Imagine, for a moment, that you’ve been put on an island and handed a sack of rice, some vegetable plants, and a chicken. “Good luck,” says the person who brought you there. “You’ll be responsible for growing your own food now; I know you’ve never done that before, but I have every faith in your ability.” Then he gets in the boat and leaves, merrily waving goodbye.
Why wouldn’t he at least stay to get you started that first growing season, helping you develop the skills you need to plant and nurture your veggies and rice, and keep your chicken alive and laying.
Thousands of brand new managers are handed a couple of employees and told, in effect, “You’ll be responsible for managing these people now; I know you’ve never done that before, but I have every faith in your ability. Good luck!”
How odd this is. If you’re going to be a lawyer, you go to law school. If you’re going to be a doctor, you go to medical school. If you’re going to be a manager, you get promoted one day, and you’re magically supposed to know how to manage.
Now, I could kind of understand this if it didn’t make any difference: if people didn’t care how they were managed, and if their performance didn’t depend at all on how they were managed. But they do and it does. In fact, I would go so far as to say that, in my experience, it’s really difficult for a business to get consistently good results if its employees are badly managed.
Preparing the Soil
Every gardener knows that preparing the soil is the first and best secret of successful gardening. I believe that listening is the management analog of soil preparation, the foundation for all future success. This flies in the face of common wisdom: most of us assume that once we become managers, we’re supposed to stop listening. I suggest that the single most useful thing you can learn to do as a manager is stop talking and start listening.
Here’s one quick, practical step you can take to get you headed in the right direction: Ask before answering. When an employee comes to you wanting a solution to a problem, pause for a moment before responding, and instead of just leaping into answer-person-problem-solver mode, ask a question. Not a fake I’m-supposedto-ask-a-question-here question, but a real one.
A bunch of great things will happen as a result of your doing this. First, your employees’ own problem-solving abilities will be strengthened. For them, asking you for the solution is the easy way out; having to think through it themselves is harder, but ultimately better for them (they grow professionally); you (they become less dependent on you); and the company (it’s always better for a company to have more people who are capable of solving problems).
Second, it lets your employees know that you think they have good brains; that they’re capable of solving problems; that you expect and require that they will contribute to the success of the department or the business. Doing this communicates trust and respect more powerfully than a hundred wall posters about trust and respect!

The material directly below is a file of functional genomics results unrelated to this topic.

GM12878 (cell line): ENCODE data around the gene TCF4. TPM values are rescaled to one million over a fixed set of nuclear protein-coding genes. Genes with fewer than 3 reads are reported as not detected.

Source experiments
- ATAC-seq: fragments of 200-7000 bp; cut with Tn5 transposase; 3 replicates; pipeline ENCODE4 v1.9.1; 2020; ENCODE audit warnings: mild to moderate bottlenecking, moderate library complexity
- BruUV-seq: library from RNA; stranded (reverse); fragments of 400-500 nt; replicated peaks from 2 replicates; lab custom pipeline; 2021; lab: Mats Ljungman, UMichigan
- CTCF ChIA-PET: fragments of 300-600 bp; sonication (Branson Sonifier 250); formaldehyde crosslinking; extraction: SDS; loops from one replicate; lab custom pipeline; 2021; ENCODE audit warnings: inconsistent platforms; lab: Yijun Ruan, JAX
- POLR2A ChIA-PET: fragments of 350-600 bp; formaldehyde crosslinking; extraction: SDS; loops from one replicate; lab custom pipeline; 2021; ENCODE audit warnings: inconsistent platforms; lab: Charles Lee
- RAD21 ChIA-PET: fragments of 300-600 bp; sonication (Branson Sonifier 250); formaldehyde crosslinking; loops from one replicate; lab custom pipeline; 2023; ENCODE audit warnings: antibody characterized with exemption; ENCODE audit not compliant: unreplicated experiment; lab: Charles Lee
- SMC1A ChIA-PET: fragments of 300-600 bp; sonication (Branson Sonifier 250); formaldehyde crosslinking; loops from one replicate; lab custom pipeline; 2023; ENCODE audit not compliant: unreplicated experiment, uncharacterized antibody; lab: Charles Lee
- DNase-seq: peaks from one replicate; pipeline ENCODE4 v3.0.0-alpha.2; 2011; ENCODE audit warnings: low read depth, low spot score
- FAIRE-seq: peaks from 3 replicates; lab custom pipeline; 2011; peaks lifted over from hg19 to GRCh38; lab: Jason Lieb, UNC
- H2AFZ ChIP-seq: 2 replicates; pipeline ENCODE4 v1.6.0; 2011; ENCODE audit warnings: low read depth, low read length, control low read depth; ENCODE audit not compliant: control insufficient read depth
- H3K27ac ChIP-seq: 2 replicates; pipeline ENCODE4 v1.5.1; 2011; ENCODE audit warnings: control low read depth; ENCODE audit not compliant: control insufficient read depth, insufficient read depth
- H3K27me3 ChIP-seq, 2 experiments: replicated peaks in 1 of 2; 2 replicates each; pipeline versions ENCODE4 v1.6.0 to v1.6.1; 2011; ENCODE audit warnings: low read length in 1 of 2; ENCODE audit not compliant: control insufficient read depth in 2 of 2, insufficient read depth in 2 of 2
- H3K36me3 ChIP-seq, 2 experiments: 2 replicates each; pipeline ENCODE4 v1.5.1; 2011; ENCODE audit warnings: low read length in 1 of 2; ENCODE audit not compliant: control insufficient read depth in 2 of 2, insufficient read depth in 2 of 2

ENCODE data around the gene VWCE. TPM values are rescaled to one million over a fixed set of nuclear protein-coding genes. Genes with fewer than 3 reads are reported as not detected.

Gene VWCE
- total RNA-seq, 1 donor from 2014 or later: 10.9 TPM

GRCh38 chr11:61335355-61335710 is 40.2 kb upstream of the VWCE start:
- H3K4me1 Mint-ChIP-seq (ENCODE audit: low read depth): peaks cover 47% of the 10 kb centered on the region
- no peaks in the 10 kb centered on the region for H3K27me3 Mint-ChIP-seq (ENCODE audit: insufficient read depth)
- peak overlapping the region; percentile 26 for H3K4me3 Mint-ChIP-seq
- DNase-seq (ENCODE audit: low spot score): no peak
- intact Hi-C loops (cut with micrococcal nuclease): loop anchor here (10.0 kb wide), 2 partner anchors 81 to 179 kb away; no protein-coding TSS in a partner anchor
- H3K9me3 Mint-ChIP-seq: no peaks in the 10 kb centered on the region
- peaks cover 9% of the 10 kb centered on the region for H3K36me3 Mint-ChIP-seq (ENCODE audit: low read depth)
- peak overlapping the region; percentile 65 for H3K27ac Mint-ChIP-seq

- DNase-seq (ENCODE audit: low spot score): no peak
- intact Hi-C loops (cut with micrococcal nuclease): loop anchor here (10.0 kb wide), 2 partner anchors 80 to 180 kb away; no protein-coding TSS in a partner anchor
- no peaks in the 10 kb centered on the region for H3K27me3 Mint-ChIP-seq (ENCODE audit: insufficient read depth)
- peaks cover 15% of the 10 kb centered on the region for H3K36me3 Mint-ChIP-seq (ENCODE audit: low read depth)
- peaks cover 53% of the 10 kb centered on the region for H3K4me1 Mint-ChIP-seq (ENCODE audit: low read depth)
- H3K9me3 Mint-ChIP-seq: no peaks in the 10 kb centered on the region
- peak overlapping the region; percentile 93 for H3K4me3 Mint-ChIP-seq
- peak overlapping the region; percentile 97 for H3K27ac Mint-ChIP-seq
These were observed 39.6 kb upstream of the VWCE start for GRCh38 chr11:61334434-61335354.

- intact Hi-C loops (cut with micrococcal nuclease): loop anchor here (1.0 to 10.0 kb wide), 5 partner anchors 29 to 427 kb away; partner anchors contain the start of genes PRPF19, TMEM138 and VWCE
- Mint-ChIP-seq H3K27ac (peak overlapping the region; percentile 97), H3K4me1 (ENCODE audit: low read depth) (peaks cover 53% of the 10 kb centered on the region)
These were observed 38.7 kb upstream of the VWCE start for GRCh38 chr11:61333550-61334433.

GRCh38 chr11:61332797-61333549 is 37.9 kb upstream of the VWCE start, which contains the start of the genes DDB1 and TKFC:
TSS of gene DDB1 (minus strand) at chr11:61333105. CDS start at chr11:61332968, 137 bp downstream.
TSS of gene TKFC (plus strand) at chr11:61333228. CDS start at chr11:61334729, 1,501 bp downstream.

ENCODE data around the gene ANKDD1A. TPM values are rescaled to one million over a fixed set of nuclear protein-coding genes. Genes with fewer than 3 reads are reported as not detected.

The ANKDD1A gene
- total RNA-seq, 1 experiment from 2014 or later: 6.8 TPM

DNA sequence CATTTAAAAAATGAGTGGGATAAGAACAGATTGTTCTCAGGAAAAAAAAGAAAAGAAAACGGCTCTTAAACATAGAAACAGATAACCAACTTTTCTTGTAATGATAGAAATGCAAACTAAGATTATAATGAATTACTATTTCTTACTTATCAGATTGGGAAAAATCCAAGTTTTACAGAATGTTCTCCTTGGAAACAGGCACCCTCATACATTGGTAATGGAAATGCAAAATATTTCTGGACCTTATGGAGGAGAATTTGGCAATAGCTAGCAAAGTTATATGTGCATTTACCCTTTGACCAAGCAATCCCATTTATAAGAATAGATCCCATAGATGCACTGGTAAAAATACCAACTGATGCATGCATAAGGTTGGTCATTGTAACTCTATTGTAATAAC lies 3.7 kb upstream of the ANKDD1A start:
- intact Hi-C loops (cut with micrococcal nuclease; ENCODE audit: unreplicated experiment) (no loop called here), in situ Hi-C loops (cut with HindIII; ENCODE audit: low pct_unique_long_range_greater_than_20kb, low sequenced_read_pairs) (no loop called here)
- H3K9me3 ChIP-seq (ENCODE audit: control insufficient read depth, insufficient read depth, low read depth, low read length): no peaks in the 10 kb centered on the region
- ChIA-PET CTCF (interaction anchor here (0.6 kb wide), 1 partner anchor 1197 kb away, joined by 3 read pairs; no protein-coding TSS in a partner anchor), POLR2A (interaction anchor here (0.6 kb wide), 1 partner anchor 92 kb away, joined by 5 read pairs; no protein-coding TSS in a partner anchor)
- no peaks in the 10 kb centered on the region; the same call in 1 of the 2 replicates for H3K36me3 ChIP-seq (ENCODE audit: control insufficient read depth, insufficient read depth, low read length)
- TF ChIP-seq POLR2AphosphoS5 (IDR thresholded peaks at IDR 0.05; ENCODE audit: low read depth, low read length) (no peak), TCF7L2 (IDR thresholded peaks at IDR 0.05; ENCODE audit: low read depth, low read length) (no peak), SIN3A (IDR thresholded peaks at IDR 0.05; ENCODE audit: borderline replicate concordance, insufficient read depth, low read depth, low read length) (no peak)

Plan Before You Plant
Good gardeners think through the kind of garden they want to create before they start buying plants. And having decided what they’re trying to create, they buy plants that will suit their purpose. In the same way, good managers get clear about the kind of team, department, or business they’re trying to create, and then choose the right employees to help them create it.
Picking Your Plants
So, once a gardener has decided what kinds of plants she needs, there’s an easy next step. She just goes to the nursery or garden center, and reads the tags on the plants. They give her all the information she requires about the conditions that plant needs, so she can fairly quickly tell whether it’s likely to do well in the kind of garden she’s creating.
Unfortunately, job candidates don’t come with plant tags (resumes are kind of like plant tags, but they fairly limited… basically they just say “I performed really well in another garden, which may or may not be anything like your garden, but you have no real way of knowing”). So, what’s a good manager to do? Interviewing is your best way to find out how an employee will do in your “garden.”
Unfortunately, most managers are (self-admitted) poor interviewers. Here are two things you can do to immediately make yourself better at this important skill:
Shut up: Most interviewing managers talk way, way too much (I think it’s part of that answer-person thing I mentioned earlier). They lapse into trying to sell the person on the job and the company, or maybe they’re just uncomfortable with the candidate’s discomfort. Whatever the motivation, just stop it. You’re supposed to be finding out about them.
Don’t ask questions to which there are obvious right answers: Interviewers tend to ask questions like, “We really expect everyone we hire to be pretty self-directed, and not require a lot of hand holding. Would you be OK with that?” Unless you’re brain-dead, or really don’t want the job, the only possible answer is some version of “Yes.” Instead, the interviewer might ask something like, “What style of management works best for you—how do you like to be managed?” There isn’t a right answer here—the person has no choice but to tell you what’s true for them (or what they think you want to hear, if that’s the sort of person they are), but—in any case, you’ll get a lot more data on which to base your hiring decision.
To Be Continued...